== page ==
Canada has some pretty tough laws against distracted driving as University of Guelph student Victoria Ambrose found out the other day. According to Ms. Ambrose, she was using her Apple Watch to check the time when an officer pulled her over. The cop says that he saw a small glow inside the car, and watched her look down four times. In addition, the policeman said that when the traffic light that she had stopped for turned green, Ambrose failed to drive forward until he shone a light into her car.
The lawyer representing Ambrose said that the distracted driving law, which was amended in 2009 because of the growing use of mobile phones, did not apply in this case because it requires someone to tap a mobile device to activate the screen, and tap again to deactivate it. In additional, the attorney pointed out that the timepiece was not connected to a communication device. The defense also argued that because the smartwatch was worn on the defendant's wrist, it met the qualifications to be considered a hands-free device that was securely mounted in the car.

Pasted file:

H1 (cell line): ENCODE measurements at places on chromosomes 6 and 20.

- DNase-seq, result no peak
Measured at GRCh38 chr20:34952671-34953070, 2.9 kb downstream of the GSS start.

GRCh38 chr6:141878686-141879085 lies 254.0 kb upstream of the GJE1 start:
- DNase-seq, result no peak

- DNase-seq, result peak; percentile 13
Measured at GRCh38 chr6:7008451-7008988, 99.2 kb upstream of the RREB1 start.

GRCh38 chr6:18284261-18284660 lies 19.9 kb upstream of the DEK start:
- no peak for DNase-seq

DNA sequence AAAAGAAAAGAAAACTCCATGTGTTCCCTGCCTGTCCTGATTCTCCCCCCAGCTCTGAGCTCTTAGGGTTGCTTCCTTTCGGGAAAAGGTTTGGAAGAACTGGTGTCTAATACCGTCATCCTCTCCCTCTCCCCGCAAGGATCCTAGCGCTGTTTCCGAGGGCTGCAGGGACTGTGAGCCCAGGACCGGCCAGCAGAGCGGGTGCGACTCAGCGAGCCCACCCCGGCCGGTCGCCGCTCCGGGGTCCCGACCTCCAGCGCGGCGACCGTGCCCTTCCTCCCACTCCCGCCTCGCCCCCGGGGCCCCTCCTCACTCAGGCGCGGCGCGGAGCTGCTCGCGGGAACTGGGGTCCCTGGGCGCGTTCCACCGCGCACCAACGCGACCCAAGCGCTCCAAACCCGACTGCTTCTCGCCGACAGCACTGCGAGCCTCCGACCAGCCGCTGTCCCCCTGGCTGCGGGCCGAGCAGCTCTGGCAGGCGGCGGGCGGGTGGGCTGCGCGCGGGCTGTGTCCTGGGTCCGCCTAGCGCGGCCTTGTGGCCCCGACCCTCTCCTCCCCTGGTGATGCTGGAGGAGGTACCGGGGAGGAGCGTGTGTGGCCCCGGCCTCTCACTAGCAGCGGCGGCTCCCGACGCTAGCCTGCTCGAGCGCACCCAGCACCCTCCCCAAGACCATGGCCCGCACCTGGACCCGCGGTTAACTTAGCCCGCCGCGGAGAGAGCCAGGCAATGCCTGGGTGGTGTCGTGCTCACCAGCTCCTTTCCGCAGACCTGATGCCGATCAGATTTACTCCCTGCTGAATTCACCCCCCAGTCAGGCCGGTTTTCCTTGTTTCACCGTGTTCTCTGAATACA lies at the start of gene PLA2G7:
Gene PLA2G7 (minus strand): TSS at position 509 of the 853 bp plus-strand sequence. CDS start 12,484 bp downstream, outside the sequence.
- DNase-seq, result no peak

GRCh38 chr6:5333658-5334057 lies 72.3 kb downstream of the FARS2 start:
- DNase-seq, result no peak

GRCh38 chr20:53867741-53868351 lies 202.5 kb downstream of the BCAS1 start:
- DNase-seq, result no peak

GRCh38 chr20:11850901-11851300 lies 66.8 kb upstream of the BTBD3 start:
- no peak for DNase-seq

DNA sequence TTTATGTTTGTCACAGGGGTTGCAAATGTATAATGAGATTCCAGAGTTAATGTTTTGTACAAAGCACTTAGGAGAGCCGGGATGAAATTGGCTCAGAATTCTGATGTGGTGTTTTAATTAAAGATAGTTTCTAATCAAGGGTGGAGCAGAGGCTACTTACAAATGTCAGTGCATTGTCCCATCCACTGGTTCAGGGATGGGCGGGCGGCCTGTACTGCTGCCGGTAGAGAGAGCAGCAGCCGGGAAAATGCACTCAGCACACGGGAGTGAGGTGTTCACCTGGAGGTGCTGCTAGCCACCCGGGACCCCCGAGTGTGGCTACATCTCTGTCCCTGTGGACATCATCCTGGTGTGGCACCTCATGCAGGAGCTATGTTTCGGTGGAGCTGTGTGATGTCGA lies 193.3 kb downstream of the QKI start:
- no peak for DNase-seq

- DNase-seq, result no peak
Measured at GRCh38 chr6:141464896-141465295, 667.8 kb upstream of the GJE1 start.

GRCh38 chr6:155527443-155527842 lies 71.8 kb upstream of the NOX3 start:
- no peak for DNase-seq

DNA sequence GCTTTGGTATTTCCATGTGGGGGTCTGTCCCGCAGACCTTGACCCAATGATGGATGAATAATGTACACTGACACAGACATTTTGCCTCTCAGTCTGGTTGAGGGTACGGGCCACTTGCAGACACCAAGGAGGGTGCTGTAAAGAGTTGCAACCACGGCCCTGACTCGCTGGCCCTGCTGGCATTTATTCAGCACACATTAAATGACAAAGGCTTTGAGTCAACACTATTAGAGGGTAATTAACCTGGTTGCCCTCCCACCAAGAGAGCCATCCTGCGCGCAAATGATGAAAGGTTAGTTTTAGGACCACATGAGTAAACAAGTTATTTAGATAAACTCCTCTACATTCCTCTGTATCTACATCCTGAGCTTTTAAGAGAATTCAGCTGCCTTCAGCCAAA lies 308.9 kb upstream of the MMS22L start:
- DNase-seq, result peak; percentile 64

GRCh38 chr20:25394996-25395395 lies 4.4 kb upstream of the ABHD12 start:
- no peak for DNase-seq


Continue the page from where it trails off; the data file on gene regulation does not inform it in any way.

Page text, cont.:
All of the arguments brought forth by the defense were rejected by the Justice of the Peace who was hearing the case. Lloyd Philipps ruled that the Apple Watch is still a communications device and even if it is securely fastened on a user's wrist, it still is as much a distraction as a cellphone taped to a person's wrist.
Ambrose was fined $400. Afterward, her attorney said that the law needs to be more specific about what can and cannot be done when using new technology behind the wheel.